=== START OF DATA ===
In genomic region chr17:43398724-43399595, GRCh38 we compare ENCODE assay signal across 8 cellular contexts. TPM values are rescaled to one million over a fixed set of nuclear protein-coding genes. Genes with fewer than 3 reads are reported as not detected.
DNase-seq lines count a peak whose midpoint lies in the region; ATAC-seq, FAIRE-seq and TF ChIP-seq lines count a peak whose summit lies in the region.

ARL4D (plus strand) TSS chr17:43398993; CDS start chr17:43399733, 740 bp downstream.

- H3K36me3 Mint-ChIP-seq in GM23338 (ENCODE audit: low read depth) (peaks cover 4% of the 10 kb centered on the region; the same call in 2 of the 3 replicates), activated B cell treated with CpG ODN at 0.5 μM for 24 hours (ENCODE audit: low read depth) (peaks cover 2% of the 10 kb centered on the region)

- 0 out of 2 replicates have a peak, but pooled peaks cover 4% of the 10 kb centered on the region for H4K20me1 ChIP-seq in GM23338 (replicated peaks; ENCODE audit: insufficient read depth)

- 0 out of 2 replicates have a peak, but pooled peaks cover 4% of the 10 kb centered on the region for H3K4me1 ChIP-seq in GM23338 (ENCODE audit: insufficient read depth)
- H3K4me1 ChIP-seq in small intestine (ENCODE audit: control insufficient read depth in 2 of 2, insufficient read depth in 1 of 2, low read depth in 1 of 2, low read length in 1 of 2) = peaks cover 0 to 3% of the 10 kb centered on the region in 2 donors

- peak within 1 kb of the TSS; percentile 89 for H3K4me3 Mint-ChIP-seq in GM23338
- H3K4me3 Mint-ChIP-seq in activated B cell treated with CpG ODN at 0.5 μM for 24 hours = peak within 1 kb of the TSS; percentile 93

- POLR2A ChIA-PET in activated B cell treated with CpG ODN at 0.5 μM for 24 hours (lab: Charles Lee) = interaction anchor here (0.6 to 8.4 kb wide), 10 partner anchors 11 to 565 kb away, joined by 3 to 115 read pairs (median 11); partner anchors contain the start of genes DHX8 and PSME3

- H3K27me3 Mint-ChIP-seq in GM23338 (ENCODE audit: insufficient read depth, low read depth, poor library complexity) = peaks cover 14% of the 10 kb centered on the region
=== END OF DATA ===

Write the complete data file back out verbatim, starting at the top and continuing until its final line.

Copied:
In genomic region chr17:43398724-43399595, GRCh38 we compare ENCODE assay signal across 8 cellular contexts. TPM values are rescaled to one million over a fixed set of nuclear protein-coding genes. Genes with fewer than 3 reads are reported as not detected.
DNase-seq lines count a peak whose midpoint lies in the region; ATAC-seq, FAIRE-seq and TF ChIP-seq lines count a peak whose summit lies in the region.

ARL4D (plus strand) TSS chr17:43398993; CDS start chr17:43399733, 740 bp downstream.

- H3K36me3 Mint-ChIP-seq in GM23338 (ENCODE audit: low read depth) (peaks cover 4% of the 10 kb centered on the region; the same call in 2 of the 3 replicates), activated B cell treated with CpG ODN at 0.5 μM for 24 hours (ENCODE audit: low read depth) (peaks cover 2% of the 10 kb centered on the region)

- 0 out of 2 replicates have a peak, but pooled peaks cover 4% of the 10 kb centered on the region for H4K20me1 ChIP-seq in GM23338 (replicated peaks; ENCODE audit: insufficient read depth)

- 0 out of 2 replicates have a peak, but pooled peaks cover 4% of the 10 kb centered on the region for H3K4me1 ChIP-seq in GM23338 (ENCODE audit: insufficient read depth)
- H3K4me1 ChIP-seq in small intestine (ENCODE audit: control insufficient read depth in 2 of 2, insufficient read depth in 1 of 2, low read depth in 1 of 2, low read length in 1 of 2) = peaks cover 0 to 3% of the 10 kb centered on the region in 2 donors

- peak within 1 kb of the TSS; percentile 89 for H3K4me3 Mint-ChIP-seq in GM23338
- H3K4me3 Mint-ChIP-seq in activated B cell treated with CpG ODN at 0.5 μM for 24 hours = peak within 1 kb of the TSS; percentile 93

- POLR2A ChIA-PET in activated B cell treated with CpG ODN at 0.5 μM for 24 hours (lab: Charles Lee) = interaction anchor here (0.6 to 8.4 kb wide), 10 partner anchors 11 to 565 kb away, joined by 3 to 115 read pairs (median 11); partner anchors contain the start of genes DHX8 and PSME3

- H3K27me3 Mint-ChIP-seq in GM23338 (ENCODE audit: insufficient read depth, low read depth, poor library complexity) = peaks cover 14% of the 10 kb centered on the region